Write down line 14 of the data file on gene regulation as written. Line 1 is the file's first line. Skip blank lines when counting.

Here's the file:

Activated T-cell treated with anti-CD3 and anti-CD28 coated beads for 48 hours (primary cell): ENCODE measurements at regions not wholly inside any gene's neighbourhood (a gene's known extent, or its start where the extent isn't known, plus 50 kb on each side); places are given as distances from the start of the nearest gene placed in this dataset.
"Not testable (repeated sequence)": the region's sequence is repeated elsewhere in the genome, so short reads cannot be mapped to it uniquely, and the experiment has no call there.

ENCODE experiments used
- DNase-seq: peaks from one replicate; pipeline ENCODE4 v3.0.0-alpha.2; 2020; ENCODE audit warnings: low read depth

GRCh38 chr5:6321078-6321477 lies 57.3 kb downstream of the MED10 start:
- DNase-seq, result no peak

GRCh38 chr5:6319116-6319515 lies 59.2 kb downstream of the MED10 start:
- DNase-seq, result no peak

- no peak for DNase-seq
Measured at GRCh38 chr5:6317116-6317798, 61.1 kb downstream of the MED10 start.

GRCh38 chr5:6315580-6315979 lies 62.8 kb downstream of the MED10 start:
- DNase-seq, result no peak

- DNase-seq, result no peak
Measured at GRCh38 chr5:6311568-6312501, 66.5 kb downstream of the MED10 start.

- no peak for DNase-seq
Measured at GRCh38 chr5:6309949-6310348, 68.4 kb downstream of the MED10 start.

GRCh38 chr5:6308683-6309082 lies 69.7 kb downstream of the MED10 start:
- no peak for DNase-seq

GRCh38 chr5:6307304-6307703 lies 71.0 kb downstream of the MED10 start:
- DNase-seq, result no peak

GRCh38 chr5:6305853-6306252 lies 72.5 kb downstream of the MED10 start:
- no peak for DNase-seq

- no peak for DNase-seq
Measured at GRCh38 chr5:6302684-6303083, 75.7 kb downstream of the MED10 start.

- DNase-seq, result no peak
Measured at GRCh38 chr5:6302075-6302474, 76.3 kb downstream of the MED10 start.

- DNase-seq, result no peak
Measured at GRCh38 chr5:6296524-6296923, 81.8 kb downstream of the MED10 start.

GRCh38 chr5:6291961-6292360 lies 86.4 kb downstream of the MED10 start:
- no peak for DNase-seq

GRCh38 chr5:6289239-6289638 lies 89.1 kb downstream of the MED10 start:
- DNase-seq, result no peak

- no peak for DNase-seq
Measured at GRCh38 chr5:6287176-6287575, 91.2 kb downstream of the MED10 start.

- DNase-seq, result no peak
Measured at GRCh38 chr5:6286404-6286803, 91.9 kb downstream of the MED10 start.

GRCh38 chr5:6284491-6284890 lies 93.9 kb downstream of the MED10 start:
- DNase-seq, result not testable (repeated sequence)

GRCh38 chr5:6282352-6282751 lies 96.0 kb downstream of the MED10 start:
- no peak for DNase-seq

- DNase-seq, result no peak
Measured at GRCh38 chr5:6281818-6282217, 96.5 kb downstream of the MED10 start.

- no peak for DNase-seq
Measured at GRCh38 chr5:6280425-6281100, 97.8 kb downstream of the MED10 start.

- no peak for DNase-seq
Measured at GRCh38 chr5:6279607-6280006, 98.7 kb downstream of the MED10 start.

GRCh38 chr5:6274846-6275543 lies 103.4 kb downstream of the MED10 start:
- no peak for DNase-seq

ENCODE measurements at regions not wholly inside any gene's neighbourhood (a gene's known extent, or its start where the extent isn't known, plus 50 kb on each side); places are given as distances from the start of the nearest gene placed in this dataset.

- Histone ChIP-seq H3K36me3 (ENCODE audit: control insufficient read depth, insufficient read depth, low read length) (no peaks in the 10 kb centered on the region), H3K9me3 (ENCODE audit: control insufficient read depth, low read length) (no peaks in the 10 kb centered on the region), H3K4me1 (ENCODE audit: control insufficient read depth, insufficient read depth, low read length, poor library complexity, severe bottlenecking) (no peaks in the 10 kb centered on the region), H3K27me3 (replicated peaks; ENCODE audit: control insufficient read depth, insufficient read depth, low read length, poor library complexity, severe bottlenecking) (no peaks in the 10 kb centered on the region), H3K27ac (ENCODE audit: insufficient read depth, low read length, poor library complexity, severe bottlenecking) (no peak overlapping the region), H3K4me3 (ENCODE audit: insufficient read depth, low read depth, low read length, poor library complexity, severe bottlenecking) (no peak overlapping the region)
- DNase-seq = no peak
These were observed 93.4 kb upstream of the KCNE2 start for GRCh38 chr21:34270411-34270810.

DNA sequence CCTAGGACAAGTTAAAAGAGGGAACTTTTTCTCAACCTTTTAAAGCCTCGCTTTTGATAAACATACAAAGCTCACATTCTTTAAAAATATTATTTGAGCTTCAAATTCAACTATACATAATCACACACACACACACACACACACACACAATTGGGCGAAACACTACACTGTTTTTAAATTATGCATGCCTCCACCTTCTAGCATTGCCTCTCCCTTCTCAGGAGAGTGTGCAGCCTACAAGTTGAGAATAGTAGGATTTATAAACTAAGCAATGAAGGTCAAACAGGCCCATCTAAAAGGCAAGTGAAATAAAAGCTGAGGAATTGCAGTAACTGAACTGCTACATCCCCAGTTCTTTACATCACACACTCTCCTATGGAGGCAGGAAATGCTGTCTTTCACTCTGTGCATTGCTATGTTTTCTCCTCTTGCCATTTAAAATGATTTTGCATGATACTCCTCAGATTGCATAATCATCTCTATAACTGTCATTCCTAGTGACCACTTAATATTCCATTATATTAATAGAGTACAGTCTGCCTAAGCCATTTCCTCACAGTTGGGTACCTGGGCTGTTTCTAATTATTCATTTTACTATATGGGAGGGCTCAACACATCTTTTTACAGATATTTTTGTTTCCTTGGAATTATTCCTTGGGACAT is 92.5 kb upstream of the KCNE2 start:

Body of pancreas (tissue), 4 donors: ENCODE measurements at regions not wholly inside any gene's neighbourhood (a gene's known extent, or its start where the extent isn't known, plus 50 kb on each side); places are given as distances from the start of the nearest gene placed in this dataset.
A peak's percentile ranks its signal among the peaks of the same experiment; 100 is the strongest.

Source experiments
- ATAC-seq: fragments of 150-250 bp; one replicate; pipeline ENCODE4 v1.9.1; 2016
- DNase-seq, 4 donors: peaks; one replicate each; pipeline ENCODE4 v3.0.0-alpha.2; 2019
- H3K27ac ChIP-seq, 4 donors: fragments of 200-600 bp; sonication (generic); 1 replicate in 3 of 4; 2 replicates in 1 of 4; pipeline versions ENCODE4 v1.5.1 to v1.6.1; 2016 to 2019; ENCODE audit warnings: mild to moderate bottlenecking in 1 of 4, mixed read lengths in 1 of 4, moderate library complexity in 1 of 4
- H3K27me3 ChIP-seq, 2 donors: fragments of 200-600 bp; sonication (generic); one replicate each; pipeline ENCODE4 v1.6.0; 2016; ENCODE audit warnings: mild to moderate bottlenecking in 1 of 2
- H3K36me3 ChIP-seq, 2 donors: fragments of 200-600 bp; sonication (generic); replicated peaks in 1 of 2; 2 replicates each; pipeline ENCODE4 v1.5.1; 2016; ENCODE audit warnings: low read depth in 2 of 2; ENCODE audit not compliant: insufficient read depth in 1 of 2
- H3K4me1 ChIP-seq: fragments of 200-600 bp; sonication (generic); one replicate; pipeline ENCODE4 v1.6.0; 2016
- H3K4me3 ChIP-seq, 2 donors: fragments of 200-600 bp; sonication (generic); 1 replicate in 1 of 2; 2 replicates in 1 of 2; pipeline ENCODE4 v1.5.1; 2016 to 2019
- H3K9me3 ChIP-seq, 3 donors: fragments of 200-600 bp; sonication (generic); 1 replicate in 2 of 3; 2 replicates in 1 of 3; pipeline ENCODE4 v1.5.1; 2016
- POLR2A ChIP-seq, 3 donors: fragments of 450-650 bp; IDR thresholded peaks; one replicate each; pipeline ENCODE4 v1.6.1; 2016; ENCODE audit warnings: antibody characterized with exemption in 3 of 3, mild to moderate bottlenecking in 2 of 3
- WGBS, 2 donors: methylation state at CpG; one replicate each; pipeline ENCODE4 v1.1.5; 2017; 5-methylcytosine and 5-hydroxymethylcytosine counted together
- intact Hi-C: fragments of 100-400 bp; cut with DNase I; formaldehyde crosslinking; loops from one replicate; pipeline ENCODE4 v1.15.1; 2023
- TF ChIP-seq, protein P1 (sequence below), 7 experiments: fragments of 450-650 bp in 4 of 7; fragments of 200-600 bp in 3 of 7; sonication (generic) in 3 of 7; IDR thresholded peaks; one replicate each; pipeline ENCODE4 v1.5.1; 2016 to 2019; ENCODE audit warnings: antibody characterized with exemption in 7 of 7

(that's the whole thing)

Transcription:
Measured at GRCh38 chr5:6311568-6312501, 66.5 kb downstream of the MED10 start.